Quintin Collins writes the types of poems I wish were available to me as a child. The 2021 Pushcart Prize winners’ The Dandelion Speaks of Survival (Cherry Castle Publishing) is a debut full-length poetry collection about Black boyhood as well as a coming of age story, chronic illness, resisting and surviving in America. Despite the specificity of locations for many of the poems, Collins’ lyricism paired with his imagery transplants the reader feeling as if you are next to him at that very moment. A great example of this is in the poem “Getting Jacked By A Kid Called Mookie Outside Country Pantry”, when Collins writes “fighting means you get jumped and stomped like a cricket & you feel small with Mookie in your shoes”.


What makes The Dandelion Speaks of Survival special is that it is more than a collection by a Black writer, but rather an Ode to Blackness. You find this experience in poems like “Adrift in Waves”, which took me back to high school when I would brush my hair during history class to my teacher’s frustration. It also has gems like “Stomping in Your Air Force Ones”, a poem I honestly wish I wrote myself. With lines like “the clerk offered a box with a goldfish glow. Inside a pair, fresh-snow white”, how could you not love this collection?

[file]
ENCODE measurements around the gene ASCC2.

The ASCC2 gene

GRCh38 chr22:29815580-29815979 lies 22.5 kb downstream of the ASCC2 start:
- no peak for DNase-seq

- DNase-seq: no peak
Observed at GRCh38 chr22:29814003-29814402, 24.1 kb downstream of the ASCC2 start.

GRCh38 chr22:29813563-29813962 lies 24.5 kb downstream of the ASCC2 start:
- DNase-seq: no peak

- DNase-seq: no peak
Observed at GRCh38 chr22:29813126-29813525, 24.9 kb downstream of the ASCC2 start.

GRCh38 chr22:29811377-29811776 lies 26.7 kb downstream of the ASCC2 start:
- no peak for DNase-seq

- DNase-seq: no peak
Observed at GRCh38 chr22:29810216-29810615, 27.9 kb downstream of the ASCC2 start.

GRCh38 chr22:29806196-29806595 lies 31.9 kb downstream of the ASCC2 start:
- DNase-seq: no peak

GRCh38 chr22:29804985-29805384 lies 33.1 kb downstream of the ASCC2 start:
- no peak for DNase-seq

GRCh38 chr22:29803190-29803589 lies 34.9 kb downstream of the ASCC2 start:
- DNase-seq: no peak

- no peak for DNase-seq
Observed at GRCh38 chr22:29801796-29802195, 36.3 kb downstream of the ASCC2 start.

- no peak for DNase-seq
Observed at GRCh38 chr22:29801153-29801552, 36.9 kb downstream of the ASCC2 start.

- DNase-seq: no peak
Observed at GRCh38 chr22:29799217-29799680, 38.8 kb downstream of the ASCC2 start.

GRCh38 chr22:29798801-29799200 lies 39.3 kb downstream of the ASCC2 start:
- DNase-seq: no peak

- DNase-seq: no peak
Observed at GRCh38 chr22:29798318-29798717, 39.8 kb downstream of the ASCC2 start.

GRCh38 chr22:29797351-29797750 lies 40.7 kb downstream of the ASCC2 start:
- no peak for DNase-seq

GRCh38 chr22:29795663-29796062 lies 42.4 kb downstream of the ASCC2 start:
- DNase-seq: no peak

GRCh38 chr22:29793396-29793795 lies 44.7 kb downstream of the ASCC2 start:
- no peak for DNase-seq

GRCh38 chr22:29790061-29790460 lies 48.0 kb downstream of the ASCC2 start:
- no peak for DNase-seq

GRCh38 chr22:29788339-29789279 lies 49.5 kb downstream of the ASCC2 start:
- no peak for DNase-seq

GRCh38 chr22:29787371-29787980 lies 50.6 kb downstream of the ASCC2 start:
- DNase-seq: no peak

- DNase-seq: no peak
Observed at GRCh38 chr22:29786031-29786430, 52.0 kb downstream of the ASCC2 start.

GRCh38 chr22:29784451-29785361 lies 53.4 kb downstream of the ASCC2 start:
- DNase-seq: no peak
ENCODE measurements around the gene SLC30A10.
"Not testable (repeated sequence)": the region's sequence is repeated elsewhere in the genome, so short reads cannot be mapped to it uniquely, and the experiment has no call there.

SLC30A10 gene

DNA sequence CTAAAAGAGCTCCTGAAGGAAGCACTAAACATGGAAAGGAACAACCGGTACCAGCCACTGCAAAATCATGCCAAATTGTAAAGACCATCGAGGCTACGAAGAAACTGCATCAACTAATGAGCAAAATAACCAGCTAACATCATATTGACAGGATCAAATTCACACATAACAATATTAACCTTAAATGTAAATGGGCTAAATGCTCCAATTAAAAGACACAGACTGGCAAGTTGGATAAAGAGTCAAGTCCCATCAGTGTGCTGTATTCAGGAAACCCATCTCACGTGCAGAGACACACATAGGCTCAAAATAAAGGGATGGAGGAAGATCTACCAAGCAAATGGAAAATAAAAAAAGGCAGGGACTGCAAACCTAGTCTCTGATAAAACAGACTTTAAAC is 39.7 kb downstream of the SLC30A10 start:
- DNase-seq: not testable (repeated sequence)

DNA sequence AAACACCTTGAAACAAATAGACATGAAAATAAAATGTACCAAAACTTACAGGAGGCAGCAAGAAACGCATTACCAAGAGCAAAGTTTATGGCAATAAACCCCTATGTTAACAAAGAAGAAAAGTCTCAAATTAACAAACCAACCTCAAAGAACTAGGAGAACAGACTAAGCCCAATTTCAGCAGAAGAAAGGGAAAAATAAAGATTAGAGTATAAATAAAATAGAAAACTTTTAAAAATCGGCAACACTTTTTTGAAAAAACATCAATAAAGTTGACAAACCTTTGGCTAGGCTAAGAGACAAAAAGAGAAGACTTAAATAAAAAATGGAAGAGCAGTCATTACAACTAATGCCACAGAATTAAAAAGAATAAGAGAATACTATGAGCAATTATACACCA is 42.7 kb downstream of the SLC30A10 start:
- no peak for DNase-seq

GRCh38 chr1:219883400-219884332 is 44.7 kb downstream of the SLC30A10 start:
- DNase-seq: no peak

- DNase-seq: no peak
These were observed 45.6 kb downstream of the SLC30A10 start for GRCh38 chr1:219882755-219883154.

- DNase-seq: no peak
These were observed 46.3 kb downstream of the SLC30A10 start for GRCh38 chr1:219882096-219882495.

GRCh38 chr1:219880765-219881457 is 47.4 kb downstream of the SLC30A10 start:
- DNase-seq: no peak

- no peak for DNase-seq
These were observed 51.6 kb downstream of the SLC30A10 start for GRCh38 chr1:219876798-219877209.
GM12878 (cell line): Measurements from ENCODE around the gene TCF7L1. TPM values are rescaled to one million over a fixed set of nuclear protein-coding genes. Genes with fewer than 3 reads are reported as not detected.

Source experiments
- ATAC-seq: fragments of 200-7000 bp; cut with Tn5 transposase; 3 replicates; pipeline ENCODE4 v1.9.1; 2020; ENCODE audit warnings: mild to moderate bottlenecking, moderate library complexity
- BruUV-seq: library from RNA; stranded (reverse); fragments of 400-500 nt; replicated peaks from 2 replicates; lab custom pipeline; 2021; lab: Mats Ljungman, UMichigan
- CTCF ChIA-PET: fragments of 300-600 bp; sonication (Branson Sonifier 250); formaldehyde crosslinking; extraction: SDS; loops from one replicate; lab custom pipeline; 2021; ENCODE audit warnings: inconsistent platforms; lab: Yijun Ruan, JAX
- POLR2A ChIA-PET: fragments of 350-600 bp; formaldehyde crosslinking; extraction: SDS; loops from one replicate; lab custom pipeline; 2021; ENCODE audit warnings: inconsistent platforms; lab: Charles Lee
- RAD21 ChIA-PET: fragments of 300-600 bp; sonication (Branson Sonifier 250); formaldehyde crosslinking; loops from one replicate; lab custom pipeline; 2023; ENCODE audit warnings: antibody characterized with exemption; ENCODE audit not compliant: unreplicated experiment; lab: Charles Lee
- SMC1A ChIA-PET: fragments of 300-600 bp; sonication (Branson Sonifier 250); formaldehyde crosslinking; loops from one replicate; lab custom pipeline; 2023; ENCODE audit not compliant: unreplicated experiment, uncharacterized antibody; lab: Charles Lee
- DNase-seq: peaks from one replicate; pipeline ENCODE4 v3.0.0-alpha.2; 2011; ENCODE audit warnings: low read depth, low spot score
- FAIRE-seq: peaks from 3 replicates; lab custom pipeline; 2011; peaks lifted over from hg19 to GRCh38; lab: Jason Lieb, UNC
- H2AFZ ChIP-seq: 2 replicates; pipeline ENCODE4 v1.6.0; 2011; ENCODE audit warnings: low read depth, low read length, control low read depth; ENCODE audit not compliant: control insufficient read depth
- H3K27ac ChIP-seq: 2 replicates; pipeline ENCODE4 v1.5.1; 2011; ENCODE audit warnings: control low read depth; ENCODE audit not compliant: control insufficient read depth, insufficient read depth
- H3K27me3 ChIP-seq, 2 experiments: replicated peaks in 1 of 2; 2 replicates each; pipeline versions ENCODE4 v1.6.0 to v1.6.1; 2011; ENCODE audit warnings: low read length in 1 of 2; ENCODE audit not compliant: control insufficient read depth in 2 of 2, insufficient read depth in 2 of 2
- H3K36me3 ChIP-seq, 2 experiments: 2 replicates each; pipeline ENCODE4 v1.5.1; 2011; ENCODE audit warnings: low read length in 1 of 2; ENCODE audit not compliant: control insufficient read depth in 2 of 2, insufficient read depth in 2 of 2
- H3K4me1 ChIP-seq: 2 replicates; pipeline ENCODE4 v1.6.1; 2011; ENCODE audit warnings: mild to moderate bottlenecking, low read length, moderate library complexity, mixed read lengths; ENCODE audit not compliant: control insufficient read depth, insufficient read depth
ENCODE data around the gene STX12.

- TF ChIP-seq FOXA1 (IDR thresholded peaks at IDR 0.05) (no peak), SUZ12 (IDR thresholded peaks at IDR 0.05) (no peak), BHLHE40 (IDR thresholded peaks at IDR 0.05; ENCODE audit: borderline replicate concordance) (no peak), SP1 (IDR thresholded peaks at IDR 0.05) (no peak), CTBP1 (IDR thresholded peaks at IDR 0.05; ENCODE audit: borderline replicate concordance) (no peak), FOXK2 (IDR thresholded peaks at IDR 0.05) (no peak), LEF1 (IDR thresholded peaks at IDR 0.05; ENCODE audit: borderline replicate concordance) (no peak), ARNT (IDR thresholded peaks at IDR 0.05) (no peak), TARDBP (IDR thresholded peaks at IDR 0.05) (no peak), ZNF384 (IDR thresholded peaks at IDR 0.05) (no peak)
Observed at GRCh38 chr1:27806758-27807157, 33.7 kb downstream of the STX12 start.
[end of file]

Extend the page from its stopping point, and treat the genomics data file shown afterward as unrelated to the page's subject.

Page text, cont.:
This is a book that came out during the pandemic, and in the future I think we will look back at this collection with more appreciation. During a time of lockdowns, vaccine appointments, and uncertainty, Collins lets the reader escape to what once was, without letting them forget that sometimes life is hard and circumstances are beyond our control. The biggest lesson I think Collins offers (without giving too much away), is that even if you “poison the soil to stunt his growth”, the dandelion survives.

Get your copy of The Dandelion Speaks of Survival here

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